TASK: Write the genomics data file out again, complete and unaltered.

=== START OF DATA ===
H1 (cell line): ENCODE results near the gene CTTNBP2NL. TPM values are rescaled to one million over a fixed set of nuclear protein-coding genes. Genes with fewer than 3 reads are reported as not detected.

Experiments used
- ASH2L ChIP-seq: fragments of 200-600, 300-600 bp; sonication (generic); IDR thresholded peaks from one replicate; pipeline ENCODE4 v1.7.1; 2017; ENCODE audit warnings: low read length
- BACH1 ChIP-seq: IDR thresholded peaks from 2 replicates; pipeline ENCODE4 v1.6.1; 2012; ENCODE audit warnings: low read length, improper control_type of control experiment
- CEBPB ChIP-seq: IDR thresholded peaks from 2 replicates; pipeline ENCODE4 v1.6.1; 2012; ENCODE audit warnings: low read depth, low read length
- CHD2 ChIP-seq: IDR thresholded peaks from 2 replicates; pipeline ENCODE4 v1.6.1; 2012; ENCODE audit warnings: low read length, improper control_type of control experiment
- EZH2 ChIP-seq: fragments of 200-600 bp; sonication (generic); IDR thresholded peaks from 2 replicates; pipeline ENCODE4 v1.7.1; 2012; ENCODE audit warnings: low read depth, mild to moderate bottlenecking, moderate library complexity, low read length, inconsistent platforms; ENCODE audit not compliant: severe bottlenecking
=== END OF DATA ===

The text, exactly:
H1 (cell line): ENCODE results near the gene CTTNBP2NL. TPM values are rescaled to one million over a fixed set of nuclear protein-coding genes. Genes with fewer than 3 reads are reported as not detected.

Experiments used
- ASH2L ChIP-seq: fragments of 200-600, 300-600 bp; sonication (generic); IDR thresholded peaks from one replicate; pipeline ENCODE4 v1.7.1; 2017; ENCODE audit warnings: low read length
- BACH1 ChIP-seq: IDR thresholded peaks from 2 replicates; pipeline ENCODE4 v1.6.1; 2012; ENCODE audit warnings: low read length, improper control_type of control experiment
- CEBPB ChIP-seq: IDR thresholded peaks from 2 replicates; pipeline ENCODE4 v1.6.1; 2012; ENCODE audit warnings: low read depth, low read length
- CHD2 ChIP-seq: IDR thresholded peaks from 2 replicates; pipeline ENCODE4 v1.6.1; 2012; ENCODE audit warnings: low read length, improper control_type of control experiment
- EZH2 ChIP-seq: fragments of 200-600 bp; sonication (generic); IDR thresholded peaks from 2 replicates; pipeline ENCODE4 v1.7.1; 2012; ENCODE audit warnings: low read depth, mild to moderate bottlenecking, moderate library complexity, low read length, inconsistent platforms; ENCODE audit not compliant: severe bottlenecking